Scientists test nanoparticles injection for night vision

Researchers at the University of Massachusetts are testing a formula in mice that could provide humans with infrared vision

Researchers at the University of Massachusetts will present this week at the meeting of the American Chemical Society (ACS), which is being held this week in San Diego (United States), their advances in the injection of nanoparticles into the retinas of mice to get them infrared vision to be able to see in the dark.

Gan Han, main investigator of the project supported and funded by the University of Massachusetts and the Human Frontier Science Program, explains that in the future these investigations could provide humans with a way to “see the whole new universe, with night vision without sophisticated equipment or allow them to carry out astronomical exploration by infrared with the naked eye.”

Human eyes can detect light at a wavelength between 400 and 700 nanometers. For its part, infrared light has longer wavelengths, from 750 nanometers to 1.4 micrometers

In a study published at the beginning of the year, researchers, who belong to the University of Massachusetts School of Medicine, proceeded to inject a special type of nanomaterial behind the rodent’s retina, called upconverting nanoparticles (UCNP). One of the tests to measure the effectiveness of the experiment was to place the mice in a “Y” shaped tank. A branch of the tank had a platform where mice could escape the water. The scientists trained the mice to swim towards the triangle-shaped light.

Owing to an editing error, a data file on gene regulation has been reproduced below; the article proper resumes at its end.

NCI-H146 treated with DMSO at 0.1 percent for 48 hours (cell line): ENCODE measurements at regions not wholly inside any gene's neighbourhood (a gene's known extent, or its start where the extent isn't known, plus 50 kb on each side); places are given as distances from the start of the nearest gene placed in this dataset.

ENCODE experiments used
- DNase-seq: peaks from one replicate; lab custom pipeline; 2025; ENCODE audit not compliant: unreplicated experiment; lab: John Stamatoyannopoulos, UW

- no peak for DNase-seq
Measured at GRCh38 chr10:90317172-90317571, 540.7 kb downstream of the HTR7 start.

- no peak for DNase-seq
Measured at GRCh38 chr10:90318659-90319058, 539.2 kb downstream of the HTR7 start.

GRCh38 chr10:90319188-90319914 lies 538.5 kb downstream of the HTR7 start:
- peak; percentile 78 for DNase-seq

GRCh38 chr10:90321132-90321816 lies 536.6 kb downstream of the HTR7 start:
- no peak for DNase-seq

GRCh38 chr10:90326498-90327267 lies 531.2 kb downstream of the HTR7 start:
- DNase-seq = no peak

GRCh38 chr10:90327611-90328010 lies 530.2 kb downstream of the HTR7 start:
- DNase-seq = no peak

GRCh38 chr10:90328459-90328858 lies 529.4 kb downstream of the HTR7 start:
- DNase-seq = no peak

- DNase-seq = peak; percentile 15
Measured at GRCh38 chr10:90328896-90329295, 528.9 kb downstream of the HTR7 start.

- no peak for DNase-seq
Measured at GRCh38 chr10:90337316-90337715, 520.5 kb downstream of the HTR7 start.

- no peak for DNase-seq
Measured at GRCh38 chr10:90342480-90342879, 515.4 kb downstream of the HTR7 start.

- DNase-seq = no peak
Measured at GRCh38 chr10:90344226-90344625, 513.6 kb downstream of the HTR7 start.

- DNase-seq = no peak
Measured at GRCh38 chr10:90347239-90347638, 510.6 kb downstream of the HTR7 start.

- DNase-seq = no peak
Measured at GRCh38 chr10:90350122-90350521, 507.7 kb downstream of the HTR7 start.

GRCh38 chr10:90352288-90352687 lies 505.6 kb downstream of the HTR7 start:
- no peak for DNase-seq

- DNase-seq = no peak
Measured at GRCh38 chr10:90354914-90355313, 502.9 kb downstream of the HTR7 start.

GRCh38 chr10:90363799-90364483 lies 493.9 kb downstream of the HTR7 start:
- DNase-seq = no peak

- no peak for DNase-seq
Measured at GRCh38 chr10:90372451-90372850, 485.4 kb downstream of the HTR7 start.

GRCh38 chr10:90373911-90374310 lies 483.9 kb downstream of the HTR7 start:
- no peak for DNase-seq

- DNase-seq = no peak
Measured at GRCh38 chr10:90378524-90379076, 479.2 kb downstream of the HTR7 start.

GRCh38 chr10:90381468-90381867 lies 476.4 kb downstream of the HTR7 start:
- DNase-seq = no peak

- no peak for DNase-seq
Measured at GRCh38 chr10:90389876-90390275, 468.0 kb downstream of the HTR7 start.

“The mice with the injection of particles could see the triangle clearly and swim towards it, but the mice without the injection could not see or distinguish the difference between forms,” ​​Han said.

The effect of the injection of nanoparticles in the mice lasted ten weeks in the mice and caused no secondary damage. However, Han explains that the UCNPs used are inorganic and have some drawbacks.

“The biocompatibility is not completely clear, and we need to improve the brightness of nanoparticles for human use,” Han adds. Now, the team is experimenting with UCNP composed of two organic dyes, rather than rare earth elements. “We have shown that we can make organic UCNP with much better brightness compared to inorganic ones,” he says. These organic nanoparticles can emit green or blue light, in addition to having improved properties. The next step of the experiment is to perform these tests with dogs.

Source: dpa

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